Last year I completely missed my local Comic Con due to travel, so this year I marked it on the calendar early. (I have been to one Comic Con event; this is the group which organizes the Kessel Run race in order to raise money for the local library!)
The Fort Collins Comic Con takes over the entire Aztlan Community Center and spills out into the adjoining parking lots, with activities scheduled over two full geekery-packed days.
Dan and I try to limit the amount of nerdy toys and pop culture baubles that make their way into our house, as we used to own way too many and purged when we moved to Colorado. However, it is still very important to me to support local artists, so I nearly always purchase art at the trade show. Should you ever visit my house, you’ll find tokens from past Cons festooning our walls.
This year I discovered two wonderful artists to add to our collection. First, Atomic Pixies, a trio of femme artists. I couldn’t pass up the Harry Potter-inspired Art Nouveau cards and wish I’d snagged the beautiful tarot deck as well.
Then I met Matt from Lunch Bag Lab; he spotted my Weird Al shirt and engaged me in a delightful conversation about how Al’s original songs are better than his parodies. Obviously he won my business.
But the Con is not only about shopping; there are the panels to consider! This is where Fort Collins’ Comic Con particularly impressed me. It strikes me that events all across town benefit from their proximity to CSU — there are extra threads of scholarship, and especially science, woven into everything from pub talks to the local book festival to the Fringe and beyond. This town is an amateur science nerd’s dream.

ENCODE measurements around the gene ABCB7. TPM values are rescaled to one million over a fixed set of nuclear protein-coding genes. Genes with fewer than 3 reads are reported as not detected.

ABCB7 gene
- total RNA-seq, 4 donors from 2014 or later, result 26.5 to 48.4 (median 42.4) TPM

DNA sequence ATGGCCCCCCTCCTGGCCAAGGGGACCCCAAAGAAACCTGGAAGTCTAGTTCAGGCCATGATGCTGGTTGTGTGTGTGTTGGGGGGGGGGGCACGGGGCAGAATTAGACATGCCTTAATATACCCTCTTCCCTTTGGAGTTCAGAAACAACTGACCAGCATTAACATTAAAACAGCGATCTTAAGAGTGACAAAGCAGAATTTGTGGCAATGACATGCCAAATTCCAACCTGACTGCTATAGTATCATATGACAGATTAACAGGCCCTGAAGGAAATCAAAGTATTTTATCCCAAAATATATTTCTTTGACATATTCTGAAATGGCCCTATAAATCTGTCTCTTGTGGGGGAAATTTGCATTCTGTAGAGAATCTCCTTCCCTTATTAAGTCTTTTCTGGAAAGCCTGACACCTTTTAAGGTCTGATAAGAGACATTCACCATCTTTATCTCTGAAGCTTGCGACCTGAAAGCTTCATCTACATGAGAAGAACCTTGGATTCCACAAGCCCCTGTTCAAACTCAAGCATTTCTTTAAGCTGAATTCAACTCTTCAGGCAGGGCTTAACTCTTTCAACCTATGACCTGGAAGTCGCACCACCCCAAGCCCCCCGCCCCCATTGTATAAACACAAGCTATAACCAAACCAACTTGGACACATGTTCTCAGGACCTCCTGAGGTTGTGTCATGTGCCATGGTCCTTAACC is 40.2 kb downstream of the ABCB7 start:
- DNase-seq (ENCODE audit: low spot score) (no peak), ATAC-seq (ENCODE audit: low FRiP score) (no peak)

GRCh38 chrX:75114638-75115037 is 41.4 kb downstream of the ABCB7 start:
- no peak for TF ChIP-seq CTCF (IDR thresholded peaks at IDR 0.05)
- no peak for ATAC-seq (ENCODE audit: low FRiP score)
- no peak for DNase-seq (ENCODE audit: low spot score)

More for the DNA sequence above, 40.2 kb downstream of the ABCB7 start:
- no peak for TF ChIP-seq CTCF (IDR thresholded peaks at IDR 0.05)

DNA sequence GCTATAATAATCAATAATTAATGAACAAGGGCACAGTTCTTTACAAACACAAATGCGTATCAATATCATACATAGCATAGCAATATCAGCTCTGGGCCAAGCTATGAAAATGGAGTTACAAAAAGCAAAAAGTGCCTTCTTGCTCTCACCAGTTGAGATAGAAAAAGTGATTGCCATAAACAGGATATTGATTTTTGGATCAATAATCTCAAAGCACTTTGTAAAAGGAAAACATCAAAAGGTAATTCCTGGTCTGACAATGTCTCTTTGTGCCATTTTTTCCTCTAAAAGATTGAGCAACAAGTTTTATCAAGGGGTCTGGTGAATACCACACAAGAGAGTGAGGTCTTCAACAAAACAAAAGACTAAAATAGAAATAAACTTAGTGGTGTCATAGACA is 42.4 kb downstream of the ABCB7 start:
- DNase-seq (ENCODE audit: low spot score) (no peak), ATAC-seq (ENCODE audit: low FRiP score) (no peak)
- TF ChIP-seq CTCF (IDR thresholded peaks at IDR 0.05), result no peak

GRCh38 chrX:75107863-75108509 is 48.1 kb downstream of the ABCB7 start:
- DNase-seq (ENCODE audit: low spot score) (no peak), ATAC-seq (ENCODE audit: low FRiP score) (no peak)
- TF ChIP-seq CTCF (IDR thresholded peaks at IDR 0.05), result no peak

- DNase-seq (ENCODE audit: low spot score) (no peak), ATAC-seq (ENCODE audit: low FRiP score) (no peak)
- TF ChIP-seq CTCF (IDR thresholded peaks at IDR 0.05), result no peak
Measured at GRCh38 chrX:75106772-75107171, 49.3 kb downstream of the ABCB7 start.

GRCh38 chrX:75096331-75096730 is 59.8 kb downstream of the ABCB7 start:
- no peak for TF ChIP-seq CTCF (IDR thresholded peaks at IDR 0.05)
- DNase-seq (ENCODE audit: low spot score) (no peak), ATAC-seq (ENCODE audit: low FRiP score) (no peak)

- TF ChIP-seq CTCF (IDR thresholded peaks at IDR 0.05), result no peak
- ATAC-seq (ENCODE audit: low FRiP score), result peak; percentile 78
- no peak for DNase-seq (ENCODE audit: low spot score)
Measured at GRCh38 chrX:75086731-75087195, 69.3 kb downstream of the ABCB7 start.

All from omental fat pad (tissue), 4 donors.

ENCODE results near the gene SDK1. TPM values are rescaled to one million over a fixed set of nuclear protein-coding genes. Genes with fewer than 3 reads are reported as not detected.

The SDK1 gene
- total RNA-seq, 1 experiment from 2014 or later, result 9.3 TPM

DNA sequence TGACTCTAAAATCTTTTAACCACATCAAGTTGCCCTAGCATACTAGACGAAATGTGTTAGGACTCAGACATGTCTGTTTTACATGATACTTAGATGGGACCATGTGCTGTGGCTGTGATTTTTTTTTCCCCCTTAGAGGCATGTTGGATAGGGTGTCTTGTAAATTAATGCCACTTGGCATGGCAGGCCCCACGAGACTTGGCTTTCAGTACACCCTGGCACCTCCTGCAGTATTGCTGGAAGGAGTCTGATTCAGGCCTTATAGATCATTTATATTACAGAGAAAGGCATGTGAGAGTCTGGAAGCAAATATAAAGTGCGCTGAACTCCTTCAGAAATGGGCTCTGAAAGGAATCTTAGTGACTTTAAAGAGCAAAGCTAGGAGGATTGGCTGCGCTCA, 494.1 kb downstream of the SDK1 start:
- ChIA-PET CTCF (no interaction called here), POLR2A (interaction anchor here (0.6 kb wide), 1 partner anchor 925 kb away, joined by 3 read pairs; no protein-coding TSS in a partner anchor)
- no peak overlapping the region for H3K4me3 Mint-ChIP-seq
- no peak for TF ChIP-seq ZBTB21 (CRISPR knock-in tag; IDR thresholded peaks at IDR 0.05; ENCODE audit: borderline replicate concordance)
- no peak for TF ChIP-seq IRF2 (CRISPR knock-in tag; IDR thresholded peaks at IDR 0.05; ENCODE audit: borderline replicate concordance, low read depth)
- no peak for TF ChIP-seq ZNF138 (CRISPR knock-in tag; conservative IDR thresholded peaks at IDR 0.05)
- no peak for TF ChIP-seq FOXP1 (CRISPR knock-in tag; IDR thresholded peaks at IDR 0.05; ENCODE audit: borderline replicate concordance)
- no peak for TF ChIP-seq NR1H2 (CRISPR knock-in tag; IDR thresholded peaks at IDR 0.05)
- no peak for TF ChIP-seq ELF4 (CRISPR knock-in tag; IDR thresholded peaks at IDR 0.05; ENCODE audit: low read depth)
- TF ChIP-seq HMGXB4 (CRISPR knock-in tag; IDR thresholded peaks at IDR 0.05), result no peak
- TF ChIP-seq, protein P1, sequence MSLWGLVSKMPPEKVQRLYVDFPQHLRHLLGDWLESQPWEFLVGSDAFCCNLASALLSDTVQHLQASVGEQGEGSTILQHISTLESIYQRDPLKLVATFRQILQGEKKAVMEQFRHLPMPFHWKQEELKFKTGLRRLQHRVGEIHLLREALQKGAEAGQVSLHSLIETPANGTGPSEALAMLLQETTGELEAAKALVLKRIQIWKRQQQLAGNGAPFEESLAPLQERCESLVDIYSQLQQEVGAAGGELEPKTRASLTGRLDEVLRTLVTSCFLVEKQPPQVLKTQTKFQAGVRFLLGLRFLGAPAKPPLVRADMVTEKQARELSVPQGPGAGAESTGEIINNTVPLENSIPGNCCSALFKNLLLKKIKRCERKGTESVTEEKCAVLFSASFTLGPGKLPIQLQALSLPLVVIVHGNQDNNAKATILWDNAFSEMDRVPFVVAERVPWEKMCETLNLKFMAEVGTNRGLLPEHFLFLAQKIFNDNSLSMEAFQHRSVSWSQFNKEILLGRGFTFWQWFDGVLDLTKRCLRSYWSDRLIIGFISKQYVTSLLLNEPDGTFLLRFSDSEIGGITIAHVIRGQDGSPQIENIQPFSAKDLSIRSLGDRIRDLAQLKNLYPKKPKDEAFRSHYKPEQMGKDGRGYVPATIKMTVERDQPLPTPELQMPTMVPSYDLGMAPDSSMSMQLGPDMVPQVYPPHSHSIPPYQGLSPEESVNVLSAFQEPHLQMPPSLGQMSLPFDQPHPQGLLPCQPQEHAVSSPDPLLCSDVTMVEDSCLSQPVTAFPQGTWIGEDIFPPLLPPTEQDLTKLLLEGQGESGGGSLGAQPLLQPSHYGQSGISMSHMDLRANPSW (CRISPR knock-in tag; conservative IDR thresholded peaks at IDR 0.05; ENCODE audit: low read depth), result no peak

Case in point: one of my favorite panels was “Real World Zombies Caused by Infectious Diseases,” wherein a pair of microbiologists provided examples of how fungi, bacteria, viruses, parasites, toxins and prions (think “mad cow disease”) can cause zombie-like symptoms in humans and animals.
My other favorite: The Philosophy of Comics with Roy T. Cook. It would take me a full hour to explain the ways this presentation blew my mind, but in short it dealt with different styles of metafiction in comic books.
Here’s an example of the kind of insight Cook shared during his talk: apparently the ability to seamlessly shift between looking at images and reading text (as in speech bubbles) is a skill we pick up at an early age. He shared a story about a friend whose parents banned all comics and pictures books for their children, and later in life she was unable to make sense of graphic novels.
I never made it out of the building during my time at the Con, so I was not able to take advantage of special events and workshops such as Ghostbusters Training Camp. (These events are tailored to children anyway — as they should be.) Fort Collins Comic Con also offers hours of tabletop gaming demonstrations, a “cosplay catwalk,” and an entire lounge dedicated to throwback video gaming.
As I continue to find my place in Northern Colorado’s geek community, I’m happy to have found a Con that feels locally-oriented, inclusive, well-organized, and focused as much on science as on science fiction. My goal for next year: find some new geek friends to attend with!
Thank you to Fort Collins Comic Con for allowing me to attend as a media guest.